Rune Christensen has won. But now the real contest begins.
That’s the upshot of a just-closed vote taken by MakerDAO members and the backlash to its implications in the DeFi community.
The members of DeFi No. 1 protocol voted overwhelmingly in favor of making big changes to the project’s structure in line with the Endgame roadmap laid out by Christensen, MakerDAO’s founder, in May.
But the vote, poll #882, has come under fire from prominent voices in the web3 industry, who say only 15% of circulating MKR, Maker’s governance token, was mobilized to vote. Moreover, votes delegated by Christensen represented nearly three quarters of those cast.
“The Endgame Plan is an exceptionally bad proposal, and it’s really sad for Maker that it passed the signal (shoved through by [Rune Christensen] single handedly in face of strong and justified criticism),” said Hasu, a MakerDAO governance delegate and strategy lead at Flashbots.
Yet Christensen said voter participation is one of the problems he flagged months ago and is at the heart of the raft of changes he’s proposing. “It has been clear since the dissolution of the Maker Foundation that a lack of voter participation and open-ended governance complexity are existential risks to Maker and DAOs in general,” Christensen told The Defiant.
“Overcoming this fundamental challenge is what the Endgame Plan is designed to solve, using decentralized mechanisms such as voter incentives, limited and immutable scope of governance complexity, and replacing unaccountable black box budgets with performance based incentives such as a revenue share, as well as other checks and balances.”
Sebastien Derivaux, an asset-liability manager at MakerDAO, shared data showing that three quarters of the votes were cast by delegates backed by Christensen.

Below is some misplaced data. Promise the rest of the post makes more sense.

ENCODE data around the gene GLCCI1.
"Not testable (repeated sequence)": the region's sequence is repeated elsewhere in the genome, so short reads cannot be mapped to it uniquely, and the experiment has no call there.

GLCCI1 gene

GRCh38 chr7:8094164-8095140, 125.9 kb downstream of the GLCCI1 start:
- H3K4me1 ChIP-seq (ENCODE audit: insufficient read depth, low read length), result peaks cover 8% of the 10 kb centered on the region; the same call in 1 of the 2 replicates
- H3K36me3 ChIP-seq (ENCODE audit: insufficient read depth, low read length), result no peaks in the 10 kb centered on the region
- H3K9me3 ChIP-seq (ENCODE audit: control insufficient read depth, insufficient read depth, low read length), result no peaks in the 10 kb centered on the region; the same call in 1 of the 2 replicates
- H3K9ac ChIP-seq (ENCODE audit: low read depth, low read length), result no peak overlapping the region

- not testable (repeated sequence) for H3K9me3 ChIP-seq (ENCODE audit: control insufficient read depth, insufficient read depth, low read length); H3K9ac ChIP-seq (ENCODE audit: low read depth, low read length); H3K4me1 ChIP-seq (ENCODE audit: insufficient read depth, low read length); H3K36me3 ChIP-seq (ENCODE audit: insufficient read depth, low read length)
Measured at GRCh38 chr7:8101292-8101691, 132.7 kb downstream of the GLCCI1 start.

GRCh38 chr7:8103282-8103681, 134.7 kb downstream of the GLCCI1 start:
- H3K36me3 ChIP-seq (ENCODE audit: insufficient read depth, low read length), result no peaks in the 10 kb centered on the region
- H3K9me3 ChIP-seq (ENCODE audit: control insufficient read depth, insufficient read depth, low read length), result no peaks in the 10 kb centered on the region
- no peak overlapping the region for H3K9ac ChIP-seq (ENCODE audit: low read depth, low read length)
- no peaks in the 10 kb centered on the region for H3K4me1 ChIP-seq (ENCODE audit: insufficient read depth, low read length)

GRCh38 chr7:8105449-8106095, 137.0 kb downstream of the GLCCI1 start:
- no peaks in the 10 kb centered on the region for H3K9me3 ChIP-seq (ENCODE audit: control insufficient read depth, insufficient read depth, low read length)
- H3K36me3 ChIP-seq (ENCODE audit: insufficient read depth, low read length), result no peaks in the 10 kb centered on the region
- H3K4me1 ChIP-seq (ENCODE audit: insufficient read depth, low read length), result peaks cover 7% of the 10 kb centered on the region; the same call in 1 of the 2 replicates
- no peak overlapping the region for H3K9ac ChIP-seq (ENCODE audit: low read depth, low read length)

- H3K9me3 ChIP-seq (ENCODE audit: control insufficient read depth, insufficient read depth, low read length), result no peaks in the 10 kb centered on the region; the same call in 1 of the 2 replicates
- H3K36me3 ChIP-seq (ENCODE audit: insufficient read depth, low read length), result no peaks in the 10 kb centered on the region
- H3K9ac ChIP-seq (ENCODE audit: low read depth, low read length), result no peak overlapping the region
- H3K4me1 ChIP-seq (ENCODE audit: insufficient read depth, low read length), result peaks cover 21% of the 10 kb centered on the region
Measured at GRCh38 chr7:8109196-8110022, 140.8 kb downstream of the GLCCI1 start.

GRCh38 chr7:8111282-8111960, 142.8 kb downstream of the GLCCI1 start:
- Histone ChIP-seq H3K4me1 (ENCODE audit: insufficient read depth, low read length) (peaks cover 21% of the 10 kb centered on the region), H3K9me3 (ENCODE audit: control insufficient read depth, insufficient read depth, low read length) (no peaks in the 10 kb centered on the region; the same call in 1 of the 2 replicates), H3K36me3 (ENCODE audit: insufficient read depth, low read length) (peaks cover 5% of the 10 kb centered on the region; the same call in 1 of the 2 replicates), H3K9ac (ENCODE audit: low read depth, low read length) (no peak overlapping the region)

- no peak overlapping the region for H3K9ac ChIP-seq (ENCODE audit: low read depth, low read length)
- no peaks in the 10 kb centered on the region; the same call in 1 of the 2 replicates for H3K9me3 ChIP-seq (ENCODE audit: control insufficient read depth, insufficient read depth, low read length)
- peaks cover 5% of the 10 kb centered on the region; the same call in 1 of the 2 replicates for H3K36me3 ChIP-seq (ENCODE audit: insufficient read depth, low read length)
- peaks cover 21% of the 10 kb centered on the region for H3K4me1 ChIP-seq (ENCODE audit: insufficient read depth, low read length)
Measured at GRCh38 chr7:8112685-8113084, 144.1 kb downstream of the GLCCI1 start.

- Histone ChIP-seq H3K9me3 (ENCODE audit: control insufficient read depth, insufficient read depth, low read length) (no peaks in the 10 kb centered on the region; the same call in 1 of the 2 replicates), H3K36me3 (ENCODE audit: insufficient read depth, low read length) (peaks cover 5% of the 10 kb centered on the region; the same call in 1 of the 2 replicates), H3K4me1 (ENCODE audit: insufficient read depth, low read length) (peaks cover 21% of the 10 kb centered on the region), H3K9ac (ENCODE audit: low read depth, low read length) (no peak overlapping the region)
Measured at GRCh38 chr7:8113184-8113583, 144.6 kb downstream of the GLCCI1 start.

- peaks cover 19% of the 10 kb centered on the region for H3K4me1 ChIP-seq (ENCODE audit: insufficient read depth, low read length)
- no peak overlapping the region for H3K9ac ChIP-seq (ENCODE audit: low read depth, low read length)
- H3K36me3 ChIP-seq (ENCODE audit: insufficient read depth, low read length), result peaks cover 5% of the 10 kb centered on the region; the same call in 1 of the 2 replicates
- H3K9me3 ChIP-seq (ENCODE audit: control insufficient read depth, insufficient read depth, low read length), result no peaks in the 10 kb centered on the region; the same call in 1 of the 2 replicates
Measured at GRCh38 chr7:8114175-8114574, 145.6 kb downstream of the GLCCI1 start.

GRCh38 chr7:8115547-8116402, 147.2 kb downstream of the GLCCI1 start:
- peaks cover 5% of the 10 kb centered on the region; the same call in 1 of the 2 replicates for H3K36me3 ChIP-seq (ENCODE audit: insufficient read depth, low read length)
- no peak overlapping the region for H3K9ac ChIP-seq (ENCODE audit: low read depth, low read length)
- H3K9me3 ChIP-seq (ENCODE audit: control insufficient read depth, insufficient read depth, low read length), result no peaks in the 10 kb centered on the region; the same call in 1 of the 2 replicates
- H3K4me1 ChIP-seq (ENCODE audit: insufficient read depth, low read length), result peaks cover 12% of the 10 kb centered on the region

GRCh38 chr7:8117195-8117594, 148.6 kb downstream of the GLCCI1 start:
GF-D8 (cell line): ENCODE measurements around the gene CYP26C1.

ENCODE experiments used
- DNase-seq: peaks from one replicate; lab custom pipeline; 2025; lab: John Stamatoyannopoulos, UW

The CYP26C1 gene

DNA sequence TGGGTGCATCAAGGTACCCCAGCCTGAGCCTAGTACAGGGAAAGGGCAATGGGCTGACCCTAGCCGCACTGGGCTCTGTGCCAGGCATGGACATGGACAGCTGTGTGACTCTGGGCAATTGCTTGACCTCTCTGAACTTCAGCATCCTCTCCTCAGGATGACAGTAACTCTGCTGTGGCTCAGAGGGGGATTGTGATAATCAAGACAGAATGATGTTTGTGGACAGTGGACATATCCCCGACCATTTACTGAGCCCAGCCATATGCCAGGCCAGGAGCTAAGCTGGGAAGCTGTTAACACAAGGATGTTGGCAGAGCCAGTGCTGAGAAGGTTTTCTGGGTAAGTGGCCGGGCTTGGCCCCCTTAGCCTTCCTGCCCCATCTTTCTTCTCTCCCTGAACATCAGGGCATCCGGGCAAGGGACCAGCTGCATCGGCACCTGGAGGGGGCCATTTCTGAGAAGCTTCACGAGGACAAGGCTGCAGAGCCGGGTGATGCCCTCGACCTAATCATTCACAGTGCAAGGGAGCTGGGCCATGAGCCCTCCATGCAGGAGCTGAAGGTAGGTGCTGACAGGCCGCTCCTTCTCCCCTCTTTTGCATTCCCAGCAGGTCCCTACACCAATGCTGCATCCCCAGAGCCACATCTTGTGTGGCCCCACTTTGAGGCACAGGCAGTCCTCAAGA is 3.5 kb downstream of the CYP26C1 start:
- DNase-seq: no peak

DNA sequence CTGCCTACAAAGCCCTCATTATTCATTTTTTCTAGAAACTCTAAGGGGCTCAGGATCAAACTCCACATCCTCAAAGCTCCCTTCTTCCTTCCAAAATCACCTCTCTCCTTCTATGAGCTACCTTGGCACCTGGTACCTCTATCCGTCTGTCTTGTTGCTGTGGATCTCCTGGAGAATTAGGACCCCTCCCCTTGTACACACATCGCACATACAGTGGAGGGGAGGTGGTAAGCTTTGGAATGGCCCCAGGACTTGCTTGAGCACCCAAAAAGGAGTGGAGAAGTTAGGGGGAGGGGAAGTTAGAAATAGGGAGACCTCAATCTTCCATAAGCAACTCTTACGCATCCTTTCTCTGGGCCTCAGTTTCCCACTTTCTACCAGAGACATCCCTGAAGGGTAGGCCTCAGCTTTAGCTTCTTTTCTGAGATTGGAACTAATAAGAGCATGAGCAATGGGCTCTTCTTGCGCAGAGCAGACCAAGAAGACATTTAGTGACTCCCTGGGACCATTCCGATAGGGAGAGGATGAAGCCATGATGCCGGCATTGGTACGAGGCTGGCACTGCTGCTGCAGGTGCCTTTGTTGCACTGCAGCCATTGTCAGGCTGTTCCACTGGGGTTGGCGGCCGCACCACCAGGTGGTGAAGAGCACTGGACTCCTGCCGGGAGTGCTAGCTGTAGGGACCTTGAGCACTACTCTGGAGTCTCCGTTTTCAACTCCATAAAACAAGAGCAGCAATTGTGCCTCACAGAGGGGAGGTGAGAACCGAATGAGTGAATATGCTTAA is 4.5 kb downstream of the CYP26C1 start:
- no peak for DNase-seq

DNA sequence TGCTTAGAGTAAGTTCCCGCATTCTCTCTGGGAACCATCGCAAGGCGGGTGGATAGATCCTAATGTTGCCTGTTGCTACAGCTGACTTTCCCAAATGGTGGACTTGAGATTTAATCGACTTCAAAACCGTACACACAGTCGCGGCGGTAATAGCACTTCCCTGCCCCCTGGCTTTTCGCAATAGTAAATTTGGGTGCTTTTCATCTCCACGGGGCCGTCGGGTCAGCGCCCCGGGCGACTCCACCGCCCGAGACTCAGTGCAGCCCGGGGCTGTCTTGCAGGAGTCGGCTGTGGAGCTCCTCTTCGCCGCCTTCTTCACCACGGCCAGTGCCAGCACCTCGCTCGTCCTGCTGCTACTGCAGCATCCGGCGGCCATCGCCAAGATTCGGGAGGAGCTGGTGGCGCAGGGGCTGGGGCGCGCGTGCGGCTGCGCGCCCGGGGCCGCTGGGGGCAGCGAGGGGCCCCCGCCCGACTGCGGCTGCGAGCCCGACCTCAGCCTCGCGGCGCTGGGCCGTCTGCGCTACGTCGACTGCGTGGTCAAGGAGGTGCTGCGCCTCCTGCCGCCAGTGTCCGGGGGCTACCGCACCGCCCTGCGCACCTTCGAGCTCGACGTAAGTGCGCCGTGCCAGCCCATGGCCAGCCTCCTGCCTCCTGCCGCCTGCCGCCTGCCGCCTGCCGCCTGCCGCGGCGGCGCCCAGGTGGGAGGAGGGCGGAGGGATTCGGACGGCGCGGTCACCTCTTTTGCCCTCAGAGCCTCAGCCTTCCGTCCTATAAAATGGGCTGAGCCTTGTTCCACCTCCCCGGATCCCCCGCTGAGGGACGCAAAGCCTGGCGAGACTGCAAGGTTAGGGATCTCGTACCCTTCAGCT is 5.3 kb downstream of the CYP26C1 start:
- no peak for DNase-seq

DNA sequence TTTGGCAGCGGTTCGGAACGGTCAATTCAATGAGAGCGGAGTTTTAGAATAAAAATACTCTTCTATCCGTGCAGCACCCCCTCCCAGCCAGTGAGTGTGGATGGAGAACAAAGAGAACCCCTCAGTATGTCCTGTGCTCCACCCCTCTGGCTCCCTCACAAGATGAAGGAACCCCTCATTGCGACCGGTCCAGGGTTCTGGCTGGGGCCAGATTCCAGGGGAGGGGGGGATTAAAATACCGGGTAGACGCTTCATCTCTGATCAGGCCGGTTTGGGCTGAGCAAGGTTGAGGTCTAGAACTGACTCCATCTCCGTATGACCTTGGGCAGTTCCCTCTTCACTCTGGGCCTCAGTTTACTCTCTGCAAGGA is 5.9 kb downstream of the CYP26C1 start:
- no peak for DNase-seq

“While 122 persons have voted, only one matters as he represents 63% of the turnover and 74% if we use influence,” tweeted Derivaux. “It doesn’t have to be this way as MKR is quite decentralized in holdings, just people don’t vote nor delegate.”
This episode is just the latest flashpoint in Maker’s effort to balance its cooperative governance model with the imperative to generate revenue growth. At the same time, Maker and Christensen are wrestling with the best way to address regulatory risk in the wake of the Tornado Cash sanctions and the exposure of stablecoins to Washington’s enforcement actions.
MakerDAO is a collateralized debt protocol allowing users to mint its DAI stablecoin against collateral assets. It is the largest DeFi protocol with a total value locked of $7.5B, according to The Defiant Terminal.
Suite of Proposals
On Oct. 25, the Endgame Prelaunch Maker Improvement Proposal Set passed with 80% support. The poll represented a suite of proposals to radically overhaul MakerDAO’s structure per Christensen’s Endgame thesis.
In Endgame, Christensen lamented that Maker’s decentralized governance was failing due to voter apathy, competing factional interests, and the increasing complexity of MakerDAO’s operations. He called for reorganizing Maker into a series of self-sustaining MetaDAOs that will autonomously develop their own business models and growth strategies and operate in parallel.
Each MetaDAO will have its own token and voting committees, with tokens issued through yield farming to incentivise governance participation. The structure will also allow Maker to compartmentalize and manage risky activities such as real-world asset lending by designating the specific MetaDAOs.
MakerDAO will now launch six MetaDAO “clusters” tasked with developing the governance process for MetaDAOs. Maker will also create a “Protocol-Owned Vault” tasked with accumulating stETH, and expand the scope of the project’s DAO-based governance to include issues relating to MetaDAOs.